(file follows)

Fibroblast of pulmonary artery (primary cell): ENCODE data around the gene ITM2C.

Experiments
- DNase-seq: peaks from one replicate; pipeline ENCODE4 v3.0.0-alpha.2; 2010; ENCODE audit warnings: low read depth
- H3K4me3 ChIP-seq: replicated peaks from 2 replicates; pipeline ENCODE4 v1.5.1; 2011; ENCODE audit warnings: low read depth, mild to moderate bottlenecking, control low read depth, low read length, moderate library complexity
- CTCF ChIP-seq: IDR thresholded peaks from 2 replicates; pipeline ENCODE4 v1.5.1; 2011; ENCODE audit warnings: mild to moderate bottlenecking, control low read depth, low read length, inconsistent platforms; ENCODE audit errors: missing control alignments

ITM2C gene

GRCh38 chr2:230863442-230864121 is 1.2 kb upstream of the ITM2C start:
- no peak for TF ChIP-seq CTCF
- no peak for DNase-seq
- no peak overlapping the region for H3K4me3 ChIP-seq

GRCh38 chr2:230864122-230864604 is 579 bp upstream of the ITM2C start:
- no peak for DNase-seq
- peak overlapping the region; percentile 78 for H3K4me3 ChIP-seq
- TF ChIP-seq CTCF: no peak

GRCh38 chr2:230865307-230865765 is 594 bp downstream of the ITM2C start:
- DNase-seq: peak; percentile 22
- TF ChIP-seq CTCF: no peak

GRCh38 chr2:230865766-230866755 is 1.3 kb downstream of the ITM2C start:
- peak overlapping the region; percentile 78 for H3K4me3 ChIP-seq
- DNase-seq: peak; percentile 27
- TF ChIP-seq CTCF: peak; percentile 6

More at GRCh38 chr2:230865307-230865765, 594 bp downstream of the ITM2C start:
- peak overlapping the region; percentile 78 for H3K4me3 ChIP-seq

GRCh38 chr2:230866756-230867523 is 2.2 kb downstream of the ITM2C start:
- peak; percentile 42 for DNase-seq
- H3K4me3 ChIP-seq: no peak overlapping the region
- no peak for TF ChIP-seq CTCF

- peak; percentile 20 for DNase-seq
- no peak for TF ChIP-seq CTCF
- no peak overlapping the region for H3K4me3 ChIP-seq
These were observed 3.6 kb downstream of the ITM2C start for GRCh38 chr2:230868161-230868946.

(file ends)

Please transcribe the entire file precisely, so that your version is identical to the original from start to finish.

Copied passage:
Fibroblast of pulmonary artery (primary cell): ENCODE data around the gene ITM2C.

Experiments
- DNase-seq: peaks from one replicate; pipeline ENCODE4 v3.0.0-alpha.2; 2010; ENCODE audit warnings: low read depth
- H3K4me3 ChIP-seq: replicated peaks from 2 replicates; pipeline ENCODE4 v1.5.1; 2011; ENCODE audit warnings: low read depth, mild to moderate bottlenecking, control low read depth, low read length, moderate library complexity
- CTCF ChIP-seq: IDR thresholded peaks from 2 replicates; pipeline ENCODE4 v1.5.1; 2011; ENCODE audit warnings: mild to moderate bottlenecking, control low read depth, low read length, inconsistent platforms; ENCODE audit errors: missing control alignments

ITM2C gene

GRCh38 chr2:230863442-230864121 is 1.2 kb upstream of the ITM2C start:
- no peak for TF ChIP-seq CTCF
- no peak for DNase-seq
- no peak overlapping the region for H3K4me3 ChIP-seq

GRCh38 chr2:230864122-230864604 is 579 bp upstream of the ITM2C start:
- no peak for DNase-seq
- peak overlapping the region; percentile 78 for H3K4me3 ChIP-seq
- TF ChIP-seq CTCF: no peak

GRCh38 chr2:230865307-230865765 is 594 bp downstream of the ITM2C start:
- DNase-seq: peak; percentile 22
- TF ChIP-seq CTCF: no peak

GRCh38 chr2:230865766-230866755 is 1.3 kb downstream of the ITM2C start:
- peak overlapping the region; percentile 78 for H3K4me3 ChIP-seq
- DNase-seq: peak; percentile 27
- TF ChIP-seq CTCF: peak; percentile 6

More at GRCh38 chr2:230865307-230865765, 594 bp downstream of the ITM2C start:
- peak overlapping the region; percentile 78 for H3K4me3 ChIP-seq

GRCh38 chr2:230866756-230867523 is 2.2 kb downstream of the ITM2C start:
- peak; percentile 42 for DNase-seq
- H3K4me3 ChIP-seq: no peak overlapping the region
- no peak for TF ChIP-seq CTCF

- peak; percentile 20 for DNase-seq
- no peak for TF ChIP-seq CTCF
- no peak overlapping the region for H3K4me3 ChIP-seq
These were observed 3.6 kb downstream of the ITM2C start for GRCh38 chr2:230868161-230868946.